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    • #15519
      Megan Zetter

      I am the caregiver for my father (72y/o). He was dx’d about 3 years ago and over the past 1.5yrs has declined significantly. Aug 26. ’18 he suffered a PE. He is home now on hospice. Between Sept. 1st up until today he has improved (compared to what he was like while in the hospital). Three weeks ago he was removed from hospice. However, after me fighting for him, he was put back on yesterday (12/3). At any rate, my question is this: He has been on 10L of O2 since returning home and at times that is not enough. I know no one here is God, but considering no in-home concentrator, as far as I know, goes above 10L, how can hospice say he is improving? He can’t even walk across the room without becoming severely hypoxic. He is in a power chair. How long can a person live on 10L of O2? His sat averages in the low-mid 80’s, but has been as low as 57!! On rare occasions he will jump into the 90’s.

      I suppose I didn’t really ask a question here. 🙂  In summary, my concern is that 10L is O2 is a lot and for hospice to say he is improving baffles me. I know a lot of what hospice does is dictated by Medicare but the fact that he did improve since being released from the hospital is great, it in no way means he is improving. His PE likely dissolved.

      For reference he has done all the normal tx: OFEV (chronic diarrhea) and Esbriet. He no longer takes either. Respiratory therapy and prednisone – stopped both months ago. He currently takes Eliquis, Lasix, Tamsolusin,  and Trazadone daily as well as morphine, oxycodone and lorazepam PRN. Oh, and he blew $20k going to AZ for some bs stem cell therapy. I tried to talk him out of it …

      I really appreciate this forum. I have been checking in a few times a week over the past six months or so; the information has been helpful. I thought I’d finally post.


    • #15551

      Hi Megan,

      Thanks so much for your message, and my deepest apologies for the delay in getting back to you. I am usually much more prompt in replies, although I’ve fallen a bit behind this week with lots going on. I’m glad you shared a bit with us about your Dad, although I am really sorry you’re both having to navigate the IPF world. Sounds like you’re an amazing advocate for him!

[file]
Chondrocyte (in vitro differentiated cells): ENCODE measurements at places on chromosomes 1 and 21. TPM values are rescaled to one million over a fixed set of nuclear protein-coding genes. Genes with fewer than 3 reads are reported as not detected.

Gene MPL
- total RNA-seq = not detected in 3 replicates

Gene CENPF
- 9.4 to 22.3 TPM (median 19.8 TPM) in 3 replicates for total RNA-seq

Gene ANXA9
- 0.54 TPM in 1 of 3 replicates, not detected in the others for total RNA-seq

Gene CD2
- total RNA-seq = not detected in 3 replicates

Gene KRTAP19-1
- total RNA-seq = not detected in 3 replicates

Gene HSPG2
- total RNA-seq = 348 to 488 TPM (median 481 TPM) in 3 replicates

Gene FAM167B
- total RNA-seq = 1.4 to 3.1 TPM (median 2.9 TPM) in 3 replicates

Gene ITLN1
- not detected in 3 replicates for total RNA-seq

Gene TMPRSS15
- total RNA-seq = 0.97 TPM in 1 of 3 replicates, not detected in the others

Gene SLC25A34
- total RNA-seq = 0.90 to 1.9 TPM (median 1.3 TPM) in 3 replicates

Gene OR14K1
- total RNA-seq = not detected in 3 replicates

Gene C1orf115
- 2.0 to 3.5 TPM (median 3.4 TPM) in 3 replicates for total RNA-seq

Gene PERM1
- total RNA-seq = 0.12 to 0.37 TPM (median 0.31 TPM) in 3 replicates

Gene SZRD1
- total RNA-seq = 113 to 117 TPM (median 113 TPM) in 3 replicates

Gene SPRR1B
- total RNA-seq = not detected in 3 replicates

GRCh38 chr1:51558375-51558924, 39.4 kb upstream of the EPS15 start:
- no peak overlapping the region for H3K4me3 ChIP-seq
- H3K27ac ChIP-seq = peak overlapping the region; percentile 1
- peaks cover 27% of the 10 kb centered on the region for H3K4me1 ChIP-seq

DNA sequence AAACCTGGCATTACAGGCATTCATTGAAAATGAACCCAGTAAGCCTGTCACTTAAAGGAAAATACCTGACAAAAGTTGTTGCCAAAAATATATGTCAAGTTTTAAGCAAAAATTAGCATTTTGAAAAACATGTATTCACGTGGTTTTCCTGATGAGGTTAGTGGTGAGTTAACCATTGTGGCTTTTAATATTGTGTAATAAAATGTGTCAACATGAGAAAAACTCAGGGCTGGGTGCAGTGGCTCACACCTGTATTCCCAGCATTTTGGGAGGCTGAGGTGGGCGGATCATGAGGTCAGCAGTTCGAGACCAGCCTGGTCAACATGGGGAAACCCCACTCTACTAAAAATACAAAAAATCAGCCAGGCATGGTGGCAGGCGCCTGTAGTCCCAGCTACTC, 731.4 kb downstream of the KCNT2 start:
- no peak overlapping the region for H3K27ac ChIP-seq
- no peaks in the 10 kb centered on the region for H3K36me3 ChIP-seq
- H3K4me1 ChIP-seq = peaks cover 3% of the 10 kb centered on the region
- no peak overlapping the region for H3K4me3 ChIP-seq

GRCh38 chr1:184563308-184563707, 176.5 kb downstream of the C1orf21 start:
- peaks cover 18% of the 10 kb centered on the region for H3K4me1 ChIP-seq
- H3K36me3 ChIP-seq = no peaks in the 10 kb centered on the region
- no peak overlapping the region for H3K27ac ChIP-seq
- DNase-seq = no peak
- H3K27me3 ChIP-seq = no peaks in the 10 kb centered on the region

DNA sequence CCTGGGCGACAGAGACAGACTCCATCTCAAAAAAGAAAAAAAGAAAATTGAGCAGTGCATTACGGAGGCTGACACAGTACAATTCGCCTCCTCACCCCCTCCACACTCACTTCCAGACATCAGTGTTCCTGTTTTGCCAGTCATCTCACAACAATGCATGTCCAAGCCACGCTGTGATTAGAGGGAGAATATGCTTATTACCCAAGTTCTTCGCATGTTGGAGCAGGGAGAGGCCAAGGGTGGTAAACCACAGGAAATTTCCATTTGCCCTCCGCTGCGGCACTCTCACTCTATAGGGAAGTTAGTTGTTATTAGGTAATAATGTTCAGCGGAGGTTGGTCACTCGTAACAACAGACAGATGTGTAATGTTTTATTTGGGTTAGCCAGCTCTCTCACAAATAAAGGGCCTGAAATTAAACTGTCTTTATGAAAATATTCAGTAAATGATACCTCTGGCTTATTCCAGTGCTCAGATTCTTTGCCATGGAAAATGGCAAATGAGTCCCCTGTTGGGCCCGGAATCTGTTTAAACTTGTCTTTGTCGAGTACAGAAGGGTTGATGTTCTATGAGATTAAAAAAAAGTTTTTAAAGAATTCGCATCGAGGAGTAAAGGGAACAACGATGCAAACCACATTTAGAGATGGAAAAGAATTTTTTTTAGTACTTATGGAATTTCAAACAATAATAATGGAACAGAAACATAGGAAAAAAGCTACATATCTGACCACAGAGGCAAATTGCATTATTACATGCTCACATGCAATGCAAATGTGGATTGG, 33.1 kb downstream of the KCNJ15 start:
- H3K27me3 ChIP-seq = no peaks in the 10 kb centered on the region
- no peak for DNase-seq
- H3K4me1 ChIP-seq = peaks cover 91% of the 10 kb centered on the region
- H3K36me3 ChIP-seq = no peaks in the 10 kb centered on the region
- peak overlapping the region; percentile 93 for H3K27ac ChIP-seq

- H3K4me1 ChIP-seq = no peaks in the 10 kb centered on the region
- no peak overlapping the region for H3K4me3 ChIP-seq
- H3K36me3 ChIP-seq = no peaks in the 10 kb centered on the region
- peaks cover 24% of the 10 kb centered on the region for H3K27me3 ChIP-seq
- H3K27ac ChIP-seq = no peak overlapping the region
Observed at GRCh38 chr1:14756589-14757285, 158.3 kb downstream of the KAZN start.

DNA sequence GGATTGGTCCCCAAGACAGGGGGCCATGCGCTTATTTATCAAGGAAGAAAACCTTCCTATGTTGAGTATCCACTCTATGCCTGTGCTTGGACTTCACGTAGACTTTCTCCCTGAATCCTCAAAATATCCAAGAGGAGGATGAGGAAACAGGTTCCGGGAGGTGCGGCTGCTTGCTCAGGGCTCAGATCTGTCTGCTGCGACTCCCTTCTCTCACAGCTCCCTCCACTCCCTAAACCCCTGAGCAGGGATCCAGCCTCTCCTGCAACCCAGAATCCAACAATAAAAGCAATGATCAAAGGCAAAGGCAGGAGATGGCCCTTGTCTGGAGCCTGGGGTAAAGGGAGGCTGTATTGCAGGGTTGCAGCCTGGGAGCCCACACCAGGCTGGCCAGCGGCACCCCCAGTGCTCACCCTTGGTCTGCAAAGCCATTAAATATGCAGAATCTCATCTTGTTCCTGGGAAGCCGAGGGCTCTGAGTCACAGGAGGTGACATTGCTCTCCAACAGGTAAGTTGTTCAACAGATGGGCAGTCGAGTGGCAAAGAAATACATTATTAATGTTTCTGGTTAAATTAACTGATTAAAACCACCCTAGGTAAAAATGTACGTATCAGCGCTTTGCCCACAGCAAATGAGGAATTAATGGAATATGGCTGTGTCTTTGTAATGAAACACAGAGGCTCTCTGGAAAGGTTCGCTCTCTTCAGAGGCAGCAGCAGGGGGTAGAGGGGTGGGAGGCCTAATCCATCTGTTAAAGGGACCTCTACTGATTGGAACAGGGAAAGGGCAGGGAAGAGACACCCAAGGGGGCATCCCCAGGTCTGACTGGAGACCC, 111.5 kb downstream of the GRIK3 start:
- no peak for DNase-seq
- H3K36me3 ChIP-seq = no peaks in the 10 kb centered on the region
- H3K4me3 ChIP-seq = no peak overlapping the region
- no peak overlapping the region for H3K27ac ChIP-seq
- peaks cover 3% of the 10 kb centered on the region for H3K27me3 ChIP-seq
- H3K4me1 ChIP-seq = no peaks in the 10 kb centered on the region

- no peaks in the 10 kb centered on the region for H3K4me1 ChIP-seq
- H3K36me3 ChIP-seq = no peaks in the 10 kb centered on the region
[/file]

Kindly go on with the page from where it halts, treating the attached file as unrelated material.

Were you fighting for him to be placed back on hospice (12/3) for pain management, or closer attention to his oxygen and medical needs by the appropriate medical providers? It feels like (although, this is just my experience) people on hospice are monitored more closely by physicians based on their need, so I can certainly understand where your question of how hospice can say he is improving while still requiring 10L of oxygen. That is a lot, although I do know other members of this forum who are on 10L as well. I’d be concerned that they are prematurely stating that he has gotten better though, I’d likely feel as you do. What does his pulmonologist say about “improving enough” to come off hospice? I’d certainly voice those concerns to the physician and/or a social worker in the hospital.

      Sorry I don’t have any more concrete or helpful things to share with you. This is such a hard road, and I know it is important to feel heard/validated, especially when you’re in disagreement/questioning the medical professionals decisions.

      Does anyone else on this site have experience with hospice as a caregiver to someone with IPF/PF? 

      Let us know how you make out or how things are going for you and your Dad.
      Take care,

    • #15556
      Megan Zetter

      Hi Charlene,

      Thanks for the response. And no problem about the delay — I know you have a life!! 😉

      As far as the “improving” was concerned he did improve after being released from the hospital, but as I said, it was likely due to the PE dissolving. Though I am not certain as there has not been any chest scans since.